Fire research burns planned at Pukaki Downs Station

For immediate release
19 October 2016

Experimental burns on wilding conifers are being carried out by scientists from Scion and the University of Canterbury and supported by Canterbury rural firefighters, near Twizel this week. The burns were planned for April this year, but had to be postponed due to wet weather.

Starting Tuesday 20 October, the burns are expected to take two or three days depending on weather conditions and fire season restrictions. Fire crews will be on site during the experiments with operations overseen by the South Canterbury Rural Fire Authority. Staff from the Department of Conservation will also be assisting.

Scion senior fire scientist Grant Pearce says the experimental burns will provide data on fire behaviour and smoke dispersion that will enable scientists to develop fire behaviour tools for wilding conifers.

“Wilding conifers have spread over significant areas of the country, and can pose a serious fire hazard to farming communities and conservation lands. This was highlighted back in 2008 by the Mount Cook Station fire which burned through 750 hectares of wildings and grassland.

“There are herbicide spray programmes in place to reduce the number of wildings. We now need to determine how these programmes change the severity of the fire hazard posed by the wildings over time, as they gradually die off and become fuel for the fire.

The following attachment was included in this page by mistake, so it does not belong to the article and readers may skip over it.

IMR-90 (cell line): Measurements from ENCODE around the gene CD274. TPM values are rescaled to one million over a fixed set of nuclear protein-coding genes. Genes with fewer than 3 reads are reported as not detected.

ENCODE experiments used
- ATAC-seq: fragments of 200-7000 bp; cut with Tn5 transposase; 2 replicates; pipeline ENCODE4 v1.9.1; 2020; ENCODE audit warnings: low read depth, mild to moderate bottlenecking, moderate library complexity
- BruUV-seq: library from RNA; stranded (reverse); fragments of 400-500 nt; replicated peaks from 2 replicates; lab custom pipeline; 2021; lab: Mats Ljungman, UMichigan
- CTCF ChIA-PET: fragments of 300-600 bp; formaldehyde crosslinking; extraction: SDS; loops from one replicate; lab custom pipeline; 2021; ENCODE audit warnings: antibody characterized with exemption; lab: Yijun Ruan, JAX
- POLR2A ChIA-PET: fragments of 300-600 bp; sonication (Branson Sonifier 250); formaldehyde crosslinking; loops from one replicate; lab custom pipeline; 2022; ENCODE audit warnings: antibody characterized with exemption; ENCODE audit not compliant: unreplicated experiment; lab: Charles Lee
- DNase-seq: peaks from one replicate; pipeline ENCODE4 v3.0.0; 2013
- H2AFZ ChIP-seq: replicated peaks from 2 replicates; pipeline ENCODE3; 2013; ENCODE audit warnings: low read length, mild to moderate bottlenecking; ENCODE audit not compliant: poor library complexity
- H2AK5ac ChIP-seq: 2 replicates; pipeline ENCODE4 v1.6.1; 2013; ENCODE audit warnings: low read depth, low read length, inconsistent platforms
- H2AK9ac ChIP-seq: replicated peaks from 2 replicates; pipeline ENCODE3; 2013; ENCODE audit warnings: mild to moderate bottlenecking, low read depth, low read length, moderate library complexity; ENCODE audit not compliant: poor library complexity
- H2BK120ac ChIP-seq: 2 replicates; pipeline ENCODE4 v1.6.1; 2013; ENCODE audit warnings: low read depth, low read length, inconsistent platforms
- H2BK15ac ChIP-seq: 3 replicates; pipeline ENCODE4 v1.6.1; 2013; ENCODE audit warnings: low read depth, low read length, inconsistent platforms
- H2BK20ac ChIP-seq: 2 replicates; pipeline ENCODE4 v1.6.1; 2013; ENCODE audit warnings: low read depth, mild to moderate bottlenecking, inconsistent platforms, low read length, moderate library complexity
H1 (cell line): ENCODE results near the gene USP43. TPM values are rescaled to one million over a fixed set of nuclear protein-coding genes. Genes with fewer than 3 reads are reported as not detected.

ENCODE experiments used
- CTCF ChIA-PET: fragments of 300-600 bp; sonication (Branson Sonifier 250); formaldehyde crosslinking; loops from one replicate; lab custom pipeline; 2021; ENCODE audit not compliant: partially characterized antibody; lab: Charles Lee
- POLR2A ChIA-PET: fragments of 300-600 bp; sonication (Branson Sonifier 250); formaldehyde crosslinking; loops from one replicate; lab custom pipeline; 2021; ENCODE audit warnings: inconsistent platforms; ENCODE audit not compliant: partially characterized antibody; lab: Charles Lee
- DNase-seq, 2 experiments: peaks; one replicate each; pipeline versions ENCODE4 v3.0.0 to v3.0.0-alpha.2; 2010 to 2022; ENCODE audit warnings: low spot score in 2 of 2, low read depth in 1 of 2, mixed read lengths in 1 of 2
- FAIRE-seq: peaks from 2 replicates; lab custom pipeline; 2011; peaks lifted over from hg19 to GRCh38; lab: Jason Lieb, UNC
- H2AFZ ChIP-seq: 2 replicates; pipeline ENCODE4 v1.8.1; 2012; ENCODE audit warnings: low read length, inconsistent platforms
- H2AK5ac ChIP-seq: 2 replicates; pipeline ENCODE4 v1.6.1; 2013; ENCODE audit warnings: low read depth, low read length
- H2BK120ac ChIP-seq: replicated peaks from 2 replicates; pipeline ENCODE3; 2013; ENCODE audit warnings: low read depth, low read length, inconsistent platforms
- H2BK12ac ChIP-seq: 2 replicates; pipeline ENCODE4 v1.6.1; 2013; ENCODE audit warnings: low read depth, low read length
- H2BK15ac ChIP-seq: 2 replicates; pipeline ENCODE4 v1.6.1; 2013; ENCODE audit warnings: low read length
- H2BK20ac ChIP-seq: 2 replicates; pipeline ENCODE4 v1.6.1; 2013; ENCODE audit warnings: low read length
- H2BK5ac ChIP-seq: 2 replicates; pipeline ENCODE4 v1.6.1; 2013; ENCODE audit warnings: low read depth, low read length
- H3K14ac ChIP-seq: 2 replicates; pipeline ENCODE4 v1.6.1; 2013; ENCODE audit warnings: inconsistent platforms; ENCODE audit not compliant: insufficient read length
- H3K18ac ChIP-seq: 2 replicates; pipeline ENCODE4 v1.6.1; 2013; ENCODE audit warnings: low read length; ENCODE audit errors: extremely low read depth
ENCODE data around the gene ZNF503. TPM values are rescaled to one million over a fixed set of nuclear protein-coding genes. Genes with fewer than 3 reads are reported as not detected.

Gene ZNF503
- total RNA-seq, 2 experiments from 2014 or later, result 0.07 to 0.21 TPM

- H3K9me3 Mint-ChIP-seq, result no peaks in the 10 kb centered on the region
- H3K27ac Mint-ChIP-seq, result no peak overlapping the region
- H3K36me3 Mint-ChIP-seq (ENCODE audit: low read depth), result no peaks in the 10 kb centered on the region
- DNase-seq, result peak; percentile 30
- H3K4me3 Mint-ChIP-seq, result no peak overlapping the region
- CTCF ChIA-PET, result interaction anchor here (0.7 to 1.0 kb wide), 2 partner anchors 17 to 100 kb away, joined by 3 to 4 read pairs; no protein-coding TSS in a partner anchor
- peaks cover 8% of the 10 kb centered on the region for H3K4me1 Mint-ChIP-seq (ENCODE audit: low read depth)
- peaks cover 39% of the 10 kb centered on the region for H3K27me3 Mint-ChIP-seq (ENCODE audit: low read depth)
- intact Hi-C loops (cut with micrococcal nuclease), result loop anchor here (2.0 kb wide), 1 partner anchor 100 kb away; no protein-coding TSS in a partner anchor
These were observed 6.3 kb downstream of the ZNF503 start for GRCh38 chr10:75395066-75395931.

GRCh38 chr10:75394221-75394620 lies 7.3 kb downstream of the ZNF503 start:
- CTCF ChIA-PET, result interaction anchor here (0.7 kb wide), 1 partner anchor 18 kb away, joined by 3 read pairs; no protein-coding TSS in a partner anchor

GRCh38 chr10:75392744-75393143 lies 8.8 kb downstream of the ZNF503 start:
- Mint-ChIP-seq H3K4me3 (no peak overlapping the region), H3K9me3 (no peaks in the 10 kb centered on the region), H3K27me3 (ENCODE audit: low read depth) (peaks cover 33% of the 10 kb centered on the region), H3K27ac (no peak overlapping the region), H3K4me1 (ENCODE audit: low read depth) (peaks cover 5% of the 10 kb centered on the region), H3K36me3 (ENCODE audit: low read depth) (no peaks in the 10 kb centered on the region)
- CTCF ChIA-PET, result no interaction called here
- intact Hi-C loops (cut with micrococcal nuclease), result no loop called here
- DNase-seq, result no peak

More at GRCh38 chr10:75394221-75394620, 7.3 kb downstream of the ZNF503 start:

“This study will provide us with valuable data on wilding fuels that can be used to develop improved fire behaviour models and prediction tools for rural fire managers to support their decision making during fire incidents.”

He added that the fire experiments also provide an opportunity for scientists to gather data on other aspects of rural fire, such as detecting hot spots using UAVs and whether fire can be used as a possible tool to help control wildings.

Mr Pearce says Scion’s fire research team is trained and experienced in undertaking burn experiments, and has conducted over 120 similar burns in different vegetation types over the past 20 years. The closest neighbours to the site lived two kilometres away and had been kept fully informed throughout the planning process. Mr Pearce emphasised that comprehensive safety measures were in place to prevent fire escape including fire breaks, sprinklers around the perimeter of the burn site with a helicopter on stand-by, and that local fire crews would be on site at all times.

Scion’s Rural Fire Research Team is based in Christchurch, and carries out research on fire in New Zealand's forests and rural landscapes. The team focuses on understanding how fires are likely to behave in different weather conditions, terrain and fuel types, and the factors affecting public and firefighter safety that are essential to fire management and prevention. See